By Ani Jayanth, Manager, Marketing—Foodservice, Emerson
This blog is a summary of the article Countdown to Compliance from our recent edition of E360 Outlook. Click here to read the article in its entirety.
With the Department of Energy’s (DOE) 2017 energy efficiency deadline now visible on the horizon, foodservice OEMs will be the first to feel the brunt of the regulatory storm targeting commercial refrigeration.
For the last several years, the refrigeration industry has been forced to come to terms with a dynamic and often uncertain regulatory environment. On the one hand, the DOE is mandating significant new energy efficiency improvements. On the other hand, the Environmental Protection Agency (EPA) is phasing out the use of widely used high global warming potential (GWP) refrigerants while sanctioning a growing list of acceptable substitutes via its Significant New Alternatives Policy (SNAP) program. The convergence of these two regulatory fronts has created the perfect storm: a once-in-a-generation occurrence that promises to permanently reshape the commercial refrigeration landscape.
This tectonic shift in our industry is creating unprecedented challenges for every segment of the commercial refrigeration supply chain, from OEMs, wholesalers and contractors to design consultants and end users.
Foodservice equipment manufacturers find themselves at the leading edge of this transition. March 27, 2017, is the DOE’s energy reductions compliance date for stand-alone commercial refrigeration equipment — an average of 30–50 percent reductions, as measured in kWh per day. Affected equipment architectures include: remote condensing commercial refrigerators and freezers; self-contained commercial refrigerators and freezers with and without doors, as well as open display cases. This means that all new equipment manufactured after this date fall within the purview of this rule. And with the EPA’s decision to phase out commonly used refrigerants, like R-404A and HFC-134a in 2019, OEMs must factor this key design consideration into their engineering equation.
What’s at stake for OEMs?
One design cycle or two? — When it comes to achieving DOE and EPA regulatory compliance, OEMs face a critical design choice: approach each regulation as a separate engineering effort or combine compliance into a single design cycle.
Compressed design cycle — Regardless of the design cycle decision, OEMs will need to allot sufficient laboratory and testing time to make the necessary design adjustments to achieve DOE compliance and to secure requisite UL, ASHRAE and NSF certifications.
Civil penalties — The details around how the DOE will enforce the ruling remain to be seen, but past performance indicates that they will be prepared to issue civil penalties. After March 27, 2017, equipment manufacturers who are still offering reach-in units that don’t comply with the DOE rule may be subject to these penalties.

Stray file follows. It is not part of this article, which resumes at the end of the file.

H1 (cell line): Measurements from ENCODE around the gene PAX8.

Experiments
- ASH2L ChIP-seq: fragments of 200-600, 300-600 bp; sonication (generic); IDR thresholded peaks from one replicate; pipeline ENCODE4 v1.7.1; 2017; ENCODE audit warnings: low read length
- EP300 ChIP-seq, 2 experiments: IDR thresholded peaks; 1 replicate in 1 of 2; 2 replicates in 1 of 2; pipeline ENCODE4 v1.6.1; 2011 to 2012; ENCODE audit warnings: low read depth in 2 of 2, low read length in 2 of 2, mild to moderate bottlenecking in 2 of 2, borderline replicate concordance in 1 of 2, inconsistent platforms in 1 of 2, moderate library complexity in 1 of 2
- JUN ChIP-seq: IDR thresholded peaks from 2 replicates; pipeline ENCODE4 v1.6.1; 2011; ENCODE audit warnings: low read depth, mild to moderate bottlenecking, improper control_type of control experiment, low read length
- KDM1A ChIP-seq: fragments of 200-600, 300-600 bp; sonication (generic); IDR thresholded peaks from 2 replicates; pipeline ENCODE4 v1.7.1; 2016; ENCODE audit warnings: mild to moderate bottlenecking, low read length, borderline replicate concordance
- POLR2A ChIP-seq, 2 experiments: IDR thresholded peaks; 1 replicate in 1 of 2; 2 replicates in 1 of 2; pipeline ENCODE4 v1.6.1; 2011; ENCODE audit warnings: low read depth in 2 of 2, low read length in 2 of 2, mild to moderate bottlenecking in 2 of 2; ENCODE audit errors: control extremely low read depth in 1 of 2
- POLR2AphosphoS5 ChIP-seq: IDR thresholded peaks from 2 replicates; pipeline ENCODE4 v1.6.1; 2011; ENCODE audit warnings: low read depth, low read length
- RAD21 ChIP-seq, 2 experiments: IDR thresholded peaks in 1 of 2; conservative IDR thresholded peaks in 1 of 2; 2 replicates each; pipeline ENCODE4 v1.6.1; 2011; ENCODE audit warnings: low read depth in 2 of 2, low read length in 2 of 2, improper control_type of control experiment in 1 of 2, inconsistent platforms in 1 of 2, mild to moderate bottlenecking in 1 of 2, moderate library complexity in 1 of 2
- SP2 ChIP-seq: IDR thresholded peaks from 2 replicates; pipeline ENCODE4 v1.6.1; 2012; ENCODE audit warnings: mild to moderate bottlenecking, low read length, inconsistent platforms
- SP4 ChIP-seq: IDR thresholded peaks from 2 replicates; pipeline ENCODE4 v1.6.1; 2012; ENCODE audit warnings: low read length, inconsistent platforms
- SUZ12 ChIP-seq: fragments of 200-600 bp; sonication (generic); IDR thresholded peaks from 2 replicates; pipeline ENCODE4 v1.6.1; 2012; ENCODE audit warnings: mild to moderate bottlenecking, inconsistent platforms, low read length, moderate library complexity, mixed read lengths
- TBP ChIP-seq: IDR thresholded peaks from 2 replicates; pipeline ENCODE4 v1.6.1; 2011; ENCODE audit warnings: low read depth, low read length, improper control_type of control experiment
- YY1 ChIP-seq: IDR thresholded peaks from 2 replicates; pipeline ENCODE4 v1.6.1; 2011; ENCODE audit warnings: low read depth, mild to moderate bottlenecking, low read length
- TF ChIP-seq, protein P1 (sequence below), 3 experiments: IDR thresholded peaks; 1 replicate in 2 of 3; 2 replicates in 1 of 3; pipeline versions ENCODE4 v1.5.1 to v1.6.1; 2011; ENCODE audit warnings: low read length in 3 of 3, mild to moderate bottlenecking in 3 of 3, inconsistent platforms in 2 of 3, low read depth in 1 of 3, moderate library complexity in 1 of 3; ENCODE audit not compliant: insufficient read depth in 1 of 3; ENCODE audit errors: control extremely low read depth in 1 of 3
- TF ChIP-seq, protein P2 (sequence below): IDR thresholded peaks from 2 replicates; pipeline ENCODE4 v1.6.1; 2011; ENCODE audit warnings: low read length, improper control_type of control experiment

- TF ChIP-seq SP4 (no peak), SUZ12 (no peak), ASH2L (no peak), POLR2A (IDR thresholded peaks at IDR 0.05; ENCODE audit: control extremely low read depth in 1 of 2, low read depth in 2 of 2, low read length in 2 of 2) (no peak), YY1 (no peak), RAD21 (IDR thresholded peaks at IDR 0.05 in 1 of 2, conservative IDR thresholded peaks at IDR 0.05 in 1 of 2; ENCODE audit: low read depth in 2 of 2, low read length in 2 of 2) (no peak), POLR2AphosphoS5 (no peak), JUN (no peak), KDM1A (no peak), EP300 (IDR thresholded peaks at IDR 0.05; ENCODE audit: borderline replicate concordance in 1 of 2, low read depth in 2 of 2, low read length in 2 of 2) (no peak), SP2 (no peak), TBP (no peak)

Peer scrutiny — As many OEMs will be making significant investments in design changes to achieve compliance, those who are neglecting or avoiding these efforts will likely be subject to the scrutiny of their industry peers. In other words, the industry will also police itself.
Registration in DOE compliance database — It’s important to understand that the DOE maintains a database of commercial equipment for compliance called the Compliance Certification Management System (CCMS). Please see: https://www.regulations.doe.gov/ccms. This database is essentially a record of the baseline energy consumption of equipment prior to making the mandated design changes to achieve new energy efficiency levels. Manufacturers who have not listed their equipment in this database may be subject to civil penalties.
Market pressures — Because design consultants and end users are already seeking refrigeration units that comply with DOE and EPA regulations, OEMs who fail to bring viable products to market may face significant business risks.
The first steps in a larger journey
While many consider the March 27, 2017, DOE deadline on commercial refrigeration equipment the first significant regulatory milestone, it’s important to remember that it’s one of the first steps the industry must take on this journey for compliance. Among the challenges that still lie ahead:
- 1, 2018: DOE new efficiency targets on automatic commercial ice makers
- 1, 2018: EPA delisting R-404A for remote condensing unit architectures
- 1. 2019: EPA begins phasing out R-404A, R-507A, R-410A, R-407A/C/F and HFC-134a in stand-alone units
- 1. 2020: DOE new efficiency targets for walk-in coolers and freezers
There are many miles ahead of us in this journey, and for many in the industry this is uncharted territory. Emerson is committed effectively navigating this shifting regulatory landscape and helping guide the industry toward the next generation of refrigeration technologies and equipment architectures. Through continued collaboration and innovation, we’ll work with you to create systems that are both economically and environmentally viable.